Single nucleotide polymorphisms (SNPs) associated with waist circumference (WC) and waist-to-hip ratio (WHR) adjusted for BMI (WCadjBMI and WHRadjBMI) have been identified in genome-wide association studies. Still, it was unclear whether these SNPs are related to changes in WCadjBMI or WHRadjBMI with lifestyle intervention for weight loss. For a study, researchers hypothesized that polygenic scores (PS), which are made up of 59 SNPs previously linked to central adiposity, would predict a lower reduction in WCadjBMI or WHRadjBMI at 8–10 weeks in two lifestyle intervention trials, NUGENOB and Diogenes, and 1 year in five lifestyle intervention trials, Look AHEAD, Diabetes Prevention Program, Diabetes Prevention Study, DIETFITS, and PREDIMED-Plus.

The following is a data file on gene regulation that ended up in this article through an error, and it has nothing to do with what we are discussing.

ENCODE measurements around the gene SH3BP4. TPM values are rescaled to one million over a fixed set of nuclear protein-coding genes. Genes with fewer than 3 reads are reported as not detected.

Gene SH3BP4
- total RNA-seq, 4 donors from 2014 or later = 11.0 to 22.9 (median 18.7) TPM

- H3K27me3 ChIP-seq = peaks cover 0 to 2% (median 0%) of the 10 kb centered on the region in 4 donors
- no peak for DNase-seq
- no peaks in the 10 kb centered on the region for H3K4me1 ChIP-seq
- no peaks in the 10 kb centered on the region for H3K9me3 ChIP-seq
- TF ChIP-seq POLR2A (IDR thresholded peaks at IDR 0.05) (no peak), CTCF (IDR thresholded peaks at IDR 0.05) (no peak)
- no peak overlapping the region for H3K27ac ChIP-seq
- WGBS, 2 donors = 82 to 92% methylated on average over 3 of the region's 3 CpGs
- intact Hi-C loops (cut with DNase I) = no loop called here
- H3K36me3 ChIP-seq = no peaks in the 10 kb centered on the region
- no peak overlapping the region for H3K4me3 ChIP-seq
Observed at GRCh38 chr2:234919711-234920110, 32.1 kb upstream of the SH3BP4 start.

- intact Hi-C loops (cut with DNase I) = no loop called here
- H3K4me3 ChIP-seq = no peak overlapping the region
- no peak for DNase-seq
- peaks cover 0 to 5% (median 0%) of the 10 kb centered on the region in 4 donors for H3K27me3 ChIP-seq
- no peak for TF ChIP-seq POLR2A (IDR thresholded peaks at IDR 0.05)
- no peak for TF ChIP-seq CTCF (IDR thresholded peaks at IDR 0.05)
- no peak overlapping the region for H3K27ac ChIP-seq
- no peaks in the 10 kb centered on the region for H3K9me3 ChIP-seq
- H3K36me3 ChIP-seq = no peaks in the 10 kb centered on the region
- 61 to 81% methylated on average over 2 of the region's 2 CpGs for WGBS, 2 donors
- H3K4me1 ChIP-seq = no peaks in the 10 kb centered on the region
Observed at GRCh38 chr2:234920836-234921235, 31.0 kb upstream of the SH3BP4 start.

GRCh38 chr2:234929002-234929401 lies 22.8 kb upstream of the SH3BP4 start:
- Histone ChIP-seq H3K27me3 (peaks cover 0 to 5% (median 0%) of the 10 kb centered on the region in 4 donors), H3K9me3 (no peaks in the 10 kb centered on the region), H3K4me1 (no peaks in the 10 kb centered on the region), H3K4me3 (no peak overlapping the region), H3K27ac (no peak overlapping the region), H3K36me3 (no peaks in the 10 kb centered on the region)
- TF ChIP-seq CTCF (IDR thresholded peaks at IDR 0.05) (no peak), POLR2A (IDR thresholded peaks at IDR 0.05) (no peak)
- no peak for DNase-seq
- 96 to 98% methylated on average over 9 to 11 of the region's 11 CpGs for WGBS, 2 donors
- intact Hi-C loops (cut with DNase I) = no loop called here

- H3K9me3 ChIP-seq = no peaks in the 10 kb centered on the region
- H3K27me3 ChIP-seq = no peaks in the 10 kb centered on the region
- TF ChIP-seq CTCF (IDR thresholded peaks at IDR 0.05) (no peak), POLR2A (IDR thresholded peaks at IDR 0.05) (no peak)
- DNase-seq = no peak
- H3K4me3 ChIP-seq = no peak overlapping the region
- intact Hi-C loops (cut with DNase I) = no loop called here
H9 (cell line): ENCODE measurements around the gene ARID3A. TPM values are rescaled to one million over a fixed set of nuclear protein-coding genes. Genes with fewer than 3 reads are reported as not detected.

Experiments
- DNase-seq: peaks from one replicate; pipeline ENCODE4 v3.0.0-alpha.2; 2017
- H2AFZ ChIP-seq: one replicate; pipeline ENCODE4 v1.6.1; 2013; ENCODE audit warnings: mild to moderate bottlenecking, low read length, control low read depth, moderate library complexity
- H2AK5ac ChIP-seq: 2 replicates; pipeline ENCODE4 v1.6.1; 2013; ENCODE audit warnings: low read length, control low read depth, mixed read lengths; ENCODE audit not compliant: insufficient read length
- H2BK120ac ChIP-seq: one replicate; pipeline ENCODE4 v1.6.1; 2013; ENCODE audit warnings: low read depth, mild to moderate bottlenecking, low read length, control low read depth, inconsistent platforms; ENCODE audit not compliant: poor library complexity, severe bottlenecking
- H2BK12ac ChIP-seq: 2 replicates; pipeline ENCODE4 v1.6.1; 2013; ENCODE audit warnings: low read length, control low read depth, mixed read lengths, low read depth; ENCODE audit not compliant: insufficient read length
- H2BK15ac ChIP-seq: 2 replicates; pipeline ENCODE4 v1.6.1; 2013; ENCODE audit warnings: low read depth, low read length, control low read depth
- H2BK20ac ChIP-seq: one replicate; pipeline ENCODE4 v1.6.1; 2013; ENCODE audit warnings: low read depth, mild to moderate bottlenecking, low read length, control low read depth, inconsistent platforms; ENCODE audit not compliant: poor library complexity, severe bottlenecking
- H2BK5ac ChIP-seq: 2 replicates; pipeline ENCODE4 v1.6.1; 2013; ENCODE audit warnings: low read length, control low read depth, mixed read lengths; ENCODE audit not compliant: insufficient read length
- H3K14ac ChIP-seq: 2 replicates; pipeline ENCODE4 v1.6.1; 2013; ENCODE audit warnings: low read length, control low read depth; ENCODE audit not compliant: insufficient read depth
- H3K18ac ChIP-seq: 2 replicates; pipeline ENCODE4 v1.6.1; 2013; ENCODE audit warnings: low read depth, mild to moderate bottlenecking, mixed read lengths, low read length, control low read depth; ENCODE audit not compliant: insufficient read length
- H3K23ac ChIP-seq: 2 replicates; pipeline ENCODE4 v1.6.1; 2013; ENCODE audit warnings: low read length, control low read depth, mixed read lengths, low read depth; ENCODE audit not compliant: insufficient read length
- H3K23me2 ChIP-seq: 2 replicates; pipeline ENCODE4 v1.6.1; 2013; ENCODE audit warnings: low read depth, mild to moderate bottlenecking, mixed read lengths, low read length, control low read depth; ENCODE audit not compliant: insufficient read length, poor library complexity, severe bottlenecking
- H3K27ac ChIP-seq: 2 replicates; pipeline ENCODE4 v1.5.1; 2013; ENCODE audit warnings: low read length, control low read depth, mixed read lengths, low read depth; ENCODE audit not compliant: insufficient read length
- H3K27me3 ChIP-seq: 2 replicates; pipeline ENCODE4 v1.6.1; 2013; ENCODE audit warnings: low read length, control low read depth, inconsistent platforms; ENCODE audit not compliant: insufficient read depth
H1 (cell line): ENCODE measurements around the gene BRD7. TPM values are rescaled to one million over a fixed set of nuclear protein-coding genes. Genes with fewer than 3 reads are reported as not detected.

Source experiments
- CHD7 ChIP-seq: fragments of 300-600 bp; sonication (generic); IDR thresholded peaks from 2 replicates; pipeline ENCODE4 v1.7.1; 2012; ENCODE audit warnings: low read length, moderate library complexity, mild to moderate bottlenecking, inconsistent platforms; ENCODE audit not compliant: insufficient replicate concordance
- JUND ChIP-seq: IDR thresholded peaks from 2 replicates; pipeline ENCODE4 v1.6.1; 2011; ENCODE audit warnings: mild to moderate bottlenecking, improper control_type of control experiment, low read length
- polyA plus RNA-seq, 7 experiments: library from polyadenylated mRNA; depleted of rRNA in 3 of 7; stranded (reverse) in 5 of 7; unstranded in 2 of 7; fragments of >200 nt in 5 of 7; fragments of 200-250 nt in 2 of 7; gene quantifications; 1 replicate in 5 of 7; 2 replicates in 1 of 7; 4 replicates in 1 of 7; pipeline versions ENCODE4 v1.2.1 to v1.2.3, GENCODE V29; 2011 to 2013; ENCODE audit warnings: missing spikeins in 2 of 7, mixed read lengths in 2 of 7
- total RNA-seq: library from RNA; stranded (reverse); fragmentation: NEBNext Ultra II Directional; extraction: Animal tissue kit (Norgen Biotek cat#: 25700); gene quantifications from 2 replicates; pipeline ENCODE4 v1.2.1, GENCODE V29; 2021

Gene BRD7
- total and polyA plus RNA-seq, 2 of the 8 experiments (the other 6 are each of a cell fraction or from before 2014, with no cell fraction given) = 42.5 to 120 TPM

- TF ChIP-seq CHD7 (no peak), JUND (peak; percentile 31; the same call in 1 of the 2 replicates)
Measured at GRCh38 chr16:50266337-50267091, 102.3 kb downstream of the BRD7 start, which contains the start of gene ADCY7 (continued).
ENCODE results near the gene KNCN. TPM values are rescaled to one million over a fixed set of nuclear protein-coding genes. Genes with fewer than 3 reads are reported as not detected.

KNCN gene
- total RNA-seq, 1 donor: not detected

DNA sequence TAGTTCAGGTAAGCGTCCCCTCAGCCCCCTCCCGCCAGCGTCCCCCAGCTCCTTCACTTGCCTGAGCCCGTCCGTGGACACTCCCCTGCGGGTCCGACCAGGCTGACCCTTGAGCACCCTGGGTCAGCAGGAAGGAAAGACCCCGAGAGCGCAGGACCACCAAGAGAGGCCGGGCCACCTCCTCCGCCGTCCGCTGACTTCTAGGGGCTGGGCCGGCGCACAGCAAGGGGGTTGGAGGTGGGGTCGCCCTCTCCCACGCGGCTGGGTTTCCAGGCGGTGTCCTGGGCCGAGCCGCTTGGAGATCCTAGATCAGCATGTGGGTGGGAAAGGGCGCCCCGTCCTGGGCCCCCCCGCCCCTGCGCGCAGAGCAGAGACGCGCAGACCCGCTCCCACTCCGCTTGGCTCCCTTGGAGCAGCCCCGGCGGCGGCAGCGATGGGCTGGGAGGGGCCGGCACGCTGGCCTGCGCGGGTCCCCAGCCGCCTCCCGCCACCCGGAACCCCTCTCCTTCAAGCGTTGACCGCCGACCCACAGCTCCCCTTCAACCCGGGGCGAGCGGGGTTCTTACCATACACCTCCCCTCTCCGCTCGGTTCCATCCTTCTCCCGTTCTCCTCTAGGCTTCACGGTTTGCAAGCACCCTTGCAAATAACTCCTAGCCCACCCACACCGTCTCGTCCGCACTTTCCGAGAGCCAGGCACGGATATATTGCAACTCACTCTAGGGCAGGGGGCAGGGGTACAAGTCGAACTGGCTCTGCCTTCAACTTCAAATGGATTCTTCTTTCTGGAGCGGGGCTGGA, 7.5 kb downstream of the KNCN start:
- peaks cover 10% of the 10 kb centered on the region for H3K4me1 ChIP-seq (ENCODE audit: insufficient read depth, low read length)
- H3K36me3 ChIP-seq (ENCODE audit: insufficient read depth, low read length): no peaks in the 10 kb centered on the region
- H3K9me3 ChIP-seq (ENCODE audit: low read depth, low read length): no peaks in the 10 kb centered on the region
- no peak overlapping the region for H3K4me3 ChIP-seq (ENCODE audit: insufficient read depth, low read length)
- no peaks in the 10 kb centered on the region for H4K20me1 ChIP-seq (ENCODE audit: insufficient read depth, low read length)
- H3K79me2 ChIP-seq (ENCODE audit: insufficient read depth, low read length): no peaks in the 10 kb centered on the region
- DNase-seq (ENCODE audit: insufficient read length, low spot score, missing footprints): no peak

A one-SD increase in PS predicted a lower 1-year improvement in WCadjBMI in the lifestyle intervention arms at year 1 and hence a worse response (β=0.007; SE=0.003; P=0.03) among White participants overall and in White males (β=0.01; SE=0.004; P=0.01). This corresponded to 0.20–0.28 cm per SD of average weight decrease. There were no significant findings in either White women or African American males for the 8–10-week outcomes or WHRadjBMI. In African American women, the results were mixed. The findings suggested that polygenic risk assessed from these 59 SNPs was related to change in WCadjBMI with lifestyle modification, although the effects were minor and not clinically relevant.